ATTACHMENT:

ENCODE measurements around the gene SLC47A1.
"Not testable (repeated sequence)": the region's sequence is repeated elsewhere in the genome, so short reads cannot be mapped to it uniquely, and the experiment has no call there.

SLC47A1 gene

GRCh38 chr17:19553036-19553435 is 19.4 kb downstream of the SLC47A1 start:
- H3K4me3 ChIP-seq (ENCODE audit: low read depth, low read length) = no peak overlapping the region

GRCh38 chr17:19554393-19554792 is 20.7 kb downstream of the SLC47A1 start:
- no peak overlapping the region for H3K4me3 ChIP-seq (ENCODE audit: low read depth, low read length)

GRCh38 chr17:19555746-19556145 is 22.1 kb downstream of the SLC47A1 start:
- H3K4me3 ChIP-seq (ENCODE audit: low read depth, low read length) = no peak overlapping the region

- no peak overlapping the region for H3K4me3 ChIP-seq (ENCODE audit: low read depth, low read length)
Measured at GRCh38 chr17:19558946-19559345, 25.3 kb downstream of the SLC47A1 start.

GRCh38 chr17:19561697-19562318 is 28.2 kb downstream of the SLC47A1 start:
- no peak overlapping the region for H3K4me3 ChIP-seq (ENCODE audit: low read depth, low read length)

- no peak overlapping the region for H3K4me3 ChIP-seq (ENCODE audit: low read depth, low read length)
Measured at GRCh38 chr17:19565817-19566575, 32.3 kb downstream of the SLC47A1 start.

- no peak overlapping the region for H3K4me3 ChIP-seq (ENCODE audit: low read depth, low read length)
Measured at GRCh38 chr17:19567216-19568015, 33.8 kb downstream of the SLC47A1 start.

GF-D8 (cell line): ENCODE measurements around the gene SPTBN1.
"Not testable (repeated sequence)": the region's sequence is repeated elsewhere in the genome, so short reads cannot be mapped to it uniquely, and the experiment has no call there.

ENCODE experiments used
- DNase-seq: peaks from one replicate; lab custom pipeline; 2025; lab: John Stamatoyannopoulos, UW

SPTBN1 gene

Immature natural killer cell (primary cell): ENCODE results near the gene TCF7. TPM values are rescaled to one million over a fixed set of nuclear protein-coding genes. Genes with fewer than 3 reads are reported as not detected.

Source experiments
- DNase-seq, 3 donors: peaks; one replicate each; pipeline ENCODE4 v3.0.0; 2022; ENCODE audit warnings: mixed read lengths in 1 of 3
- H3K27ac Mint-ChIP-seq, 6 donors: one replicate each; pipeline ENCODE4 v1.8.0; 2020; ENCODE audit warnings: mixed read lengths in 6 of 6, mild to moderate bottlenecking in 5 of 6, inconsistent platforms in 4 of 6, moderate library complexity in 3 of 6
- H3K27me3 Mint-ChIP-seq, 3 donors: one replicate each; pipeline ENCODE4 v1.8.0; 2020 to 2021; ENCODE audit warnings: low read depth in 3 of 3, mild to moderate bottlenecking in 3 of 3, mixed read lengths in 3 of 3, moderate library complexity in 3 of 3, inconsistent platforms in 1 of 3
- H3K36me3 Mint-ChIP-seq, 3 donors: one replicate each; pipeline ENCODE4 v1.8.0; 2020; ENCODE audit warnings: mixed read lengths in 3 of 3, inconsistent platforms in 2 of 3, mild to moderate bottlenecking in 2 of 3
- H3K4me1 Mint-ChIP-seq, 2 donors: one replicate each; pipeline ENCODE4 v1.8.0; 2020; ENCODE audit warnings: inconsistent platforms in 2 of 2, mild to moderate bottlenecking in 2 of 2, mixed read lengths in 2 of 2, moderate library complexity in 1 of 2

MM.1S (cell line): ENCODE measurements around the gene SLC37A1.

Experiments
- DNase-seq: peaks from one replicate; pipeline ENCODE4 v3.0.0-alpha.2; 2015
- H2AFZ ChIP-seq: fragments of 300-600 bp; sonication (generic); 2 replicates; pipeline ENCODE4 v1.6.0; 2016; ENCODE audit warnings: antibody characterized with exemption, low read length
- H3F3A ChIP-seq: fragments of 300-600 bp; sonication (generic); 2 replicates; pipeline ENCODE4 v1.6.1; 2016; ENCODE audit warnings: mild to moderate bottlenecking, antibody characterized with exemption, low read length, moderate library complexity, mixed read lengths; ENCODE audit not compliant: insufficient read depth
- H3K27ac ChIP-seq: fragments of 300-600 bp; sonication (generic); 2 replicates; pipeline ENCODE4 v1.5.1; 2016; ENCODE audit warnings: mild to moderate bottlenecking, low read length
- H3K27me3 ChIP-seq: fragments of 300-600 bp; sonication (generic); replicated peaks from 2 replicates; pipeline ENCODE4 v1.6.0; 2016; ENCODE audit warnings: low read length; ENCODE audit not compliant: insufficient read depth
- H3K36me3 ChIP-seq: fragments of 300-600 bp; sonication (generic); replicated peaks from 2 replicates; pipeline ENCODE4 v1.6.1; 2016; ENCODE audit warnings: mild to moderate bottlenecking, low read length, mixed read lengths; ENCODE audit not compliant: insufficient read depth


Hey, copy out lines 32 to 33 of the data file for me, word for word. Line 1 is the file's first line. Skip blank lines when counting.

- DNase-seq: peaks from one replicate; pipeline ENCODE4 v3.0.0-alpha.2; 2015
- H2AFZ ChIP-seq: fragments of 300-600 bp; sonication (generic); 2 replicates; pipeline ENCODE4 v1.6.0; 2016; ENCODE audit warnings: antibody characterized with exemption, low read length